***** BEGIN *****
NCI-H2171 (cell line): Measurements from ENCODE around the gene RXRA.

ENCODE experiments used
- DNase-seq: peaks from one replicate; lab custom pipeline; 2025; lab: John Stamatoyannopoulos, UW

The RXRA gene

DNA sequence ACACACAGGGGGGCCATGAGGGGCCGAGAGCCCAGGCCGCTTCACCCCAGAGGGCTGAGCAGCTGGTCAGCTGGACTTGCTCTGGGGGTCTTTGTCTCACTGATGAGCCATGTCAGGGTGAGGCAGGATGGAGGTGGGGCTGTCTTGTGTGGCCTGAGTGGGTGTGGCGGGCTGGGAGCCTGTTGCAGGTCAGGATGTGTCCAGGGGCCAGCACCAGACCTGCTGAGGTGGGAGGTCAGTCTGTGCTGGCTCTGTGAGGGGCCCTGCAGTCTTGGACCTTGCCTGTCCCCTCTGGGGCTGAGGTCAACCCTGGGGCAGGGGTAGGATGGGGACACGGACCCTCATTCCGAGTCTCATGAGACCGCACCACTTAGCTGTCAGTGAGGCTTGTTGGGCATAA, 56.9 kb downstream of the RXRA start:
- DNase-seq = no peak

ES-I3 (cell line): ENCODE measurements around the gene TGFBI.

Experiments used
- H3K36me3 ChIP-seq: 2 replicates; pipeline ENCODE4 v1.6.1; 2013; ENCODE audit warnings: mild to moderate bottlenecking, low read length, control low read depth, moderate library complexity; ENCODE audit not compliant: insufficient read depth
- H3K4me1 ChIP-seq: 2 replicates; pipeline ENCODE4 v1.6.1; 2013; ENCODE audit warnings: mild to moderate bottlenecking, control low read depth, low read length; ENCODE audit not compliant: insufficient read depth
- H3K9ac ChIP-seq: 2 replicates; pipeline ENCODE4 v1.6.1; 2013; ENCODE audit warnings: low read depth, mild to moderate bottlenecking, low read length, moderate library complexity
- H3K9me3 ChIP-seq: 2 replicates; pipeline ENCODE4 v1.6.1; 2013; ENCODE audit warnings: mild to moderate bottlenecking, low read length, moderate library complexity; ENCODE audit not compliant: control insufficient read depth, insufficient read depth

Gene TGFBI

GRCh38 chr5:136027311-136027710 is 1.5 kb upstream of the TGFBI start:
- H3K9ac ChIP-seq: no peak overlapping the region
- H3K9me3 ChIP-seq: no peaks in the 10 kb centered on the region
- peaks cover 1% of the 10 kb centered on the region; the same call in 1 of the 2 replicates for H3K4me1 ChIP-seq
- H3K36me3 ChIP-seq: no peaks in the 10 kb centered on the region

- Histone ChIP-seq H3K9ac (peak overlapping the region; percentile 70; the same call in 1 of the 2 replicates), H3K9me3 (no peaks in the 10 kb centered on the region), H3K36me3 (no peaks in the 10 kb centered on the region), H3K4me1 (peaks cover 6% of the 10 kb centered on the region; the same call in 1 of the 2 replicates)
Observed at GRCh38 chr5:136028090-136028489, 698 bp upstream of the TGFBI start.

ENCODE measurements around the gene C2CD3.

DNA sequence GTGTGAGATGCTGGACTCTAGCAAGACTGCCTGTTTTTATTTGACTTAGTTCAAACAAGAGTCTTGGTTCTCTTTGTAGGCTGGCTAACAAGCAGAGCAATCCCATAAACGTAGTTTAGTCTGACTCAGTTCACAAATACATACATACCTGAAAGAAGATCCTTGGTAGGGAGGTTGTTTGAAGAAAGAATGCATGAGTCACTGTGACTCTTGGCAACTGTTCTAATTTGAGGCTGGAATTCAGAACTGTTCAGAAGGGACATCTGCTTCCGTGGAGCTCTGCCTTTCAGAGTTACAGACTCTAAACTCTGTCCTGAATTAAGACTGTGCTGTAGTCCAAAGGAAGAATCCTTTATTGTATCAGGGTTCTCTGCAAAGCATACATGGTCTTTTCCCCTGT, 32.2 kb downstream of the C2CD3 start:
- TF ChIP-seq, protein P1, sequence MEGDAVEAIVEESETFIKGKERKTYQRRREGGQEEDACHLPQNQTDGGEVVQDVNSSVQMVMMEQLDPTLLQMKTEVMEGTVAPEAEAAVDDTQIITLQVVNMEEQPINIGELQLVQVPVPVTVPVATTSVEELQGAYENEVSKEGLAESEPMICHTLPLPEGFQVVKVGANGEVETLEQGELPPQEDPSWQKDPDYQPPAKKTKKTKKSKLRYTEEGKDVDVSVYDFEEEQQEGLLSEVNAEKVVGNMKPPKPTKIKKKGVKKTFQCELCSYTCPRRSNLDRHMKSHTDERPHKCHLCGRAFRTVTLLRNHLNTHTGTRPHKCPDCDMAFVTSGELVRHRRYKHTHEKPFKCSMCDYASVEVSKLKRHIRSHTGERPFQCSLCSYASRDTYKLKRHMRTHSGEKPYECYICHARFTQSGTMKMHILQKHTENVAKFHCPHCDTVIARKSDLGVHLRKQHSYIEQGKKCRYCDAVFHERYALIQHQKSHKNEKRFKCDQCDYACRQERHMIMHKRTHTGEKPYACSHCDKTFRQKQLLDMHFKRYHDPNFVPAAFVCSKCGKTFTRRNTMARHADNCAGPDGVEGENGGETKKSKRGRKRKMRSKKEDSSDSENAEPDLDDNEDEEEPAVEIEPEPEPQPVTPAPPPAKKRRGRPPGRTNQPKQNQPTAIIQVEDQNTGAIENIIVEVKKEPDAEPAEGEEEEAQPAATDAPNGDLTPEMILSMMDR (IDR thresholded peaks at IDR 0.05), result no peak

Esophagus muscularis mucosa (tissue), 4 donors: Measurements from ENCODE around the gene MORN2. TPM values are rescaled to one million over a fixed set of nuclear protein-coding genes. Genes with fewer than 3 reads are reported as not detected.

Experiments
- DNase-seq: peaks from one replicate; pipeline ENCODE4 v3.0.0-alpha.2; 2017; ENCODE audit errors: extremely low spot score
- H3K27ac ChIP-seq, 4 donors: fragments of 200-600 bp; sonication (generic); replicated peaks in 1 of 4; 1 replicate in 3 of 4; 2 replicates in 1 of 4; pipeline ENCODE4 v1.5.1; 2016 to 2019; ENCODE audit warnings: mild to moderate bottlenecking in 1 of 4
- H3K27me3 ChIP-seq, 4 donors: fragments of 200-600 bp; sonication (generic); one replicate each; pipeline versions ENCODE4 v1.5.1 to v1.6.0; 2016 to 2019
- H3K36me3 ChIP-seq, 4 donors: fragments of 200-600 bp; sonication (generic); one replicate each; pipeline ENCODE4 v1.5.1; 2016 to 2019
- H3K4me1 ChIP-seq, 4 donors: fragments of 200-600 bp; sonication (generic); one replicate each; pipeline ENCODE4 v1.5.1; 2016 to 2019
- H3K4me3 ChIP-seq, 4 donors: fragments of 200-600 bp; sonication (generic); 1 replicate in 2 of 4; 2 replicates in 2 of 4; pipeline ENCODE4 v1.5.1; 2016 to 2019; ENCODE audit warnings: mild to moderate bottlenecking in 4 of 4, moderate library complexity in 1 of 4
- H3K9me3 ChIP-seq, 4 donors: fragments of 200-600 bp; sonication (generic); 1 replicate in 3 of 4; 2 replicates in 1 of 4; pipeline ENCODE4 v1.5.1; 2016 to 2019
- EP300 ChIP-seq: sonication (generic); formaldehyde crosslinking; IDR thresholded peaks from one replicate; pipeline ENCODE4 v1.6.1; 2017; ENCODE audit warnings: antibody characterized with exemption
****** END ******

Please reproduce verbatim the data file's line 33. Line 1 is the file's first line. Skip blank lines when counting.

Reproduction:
- EP300 ChIP-seq: sonication (generic); formaldehyde crosslinking; IDR thresholded peaks from one replicate; pipeline ENCODE4 v1.6.1; 2017; ENCODE audit warnings: antibody characterized with exemption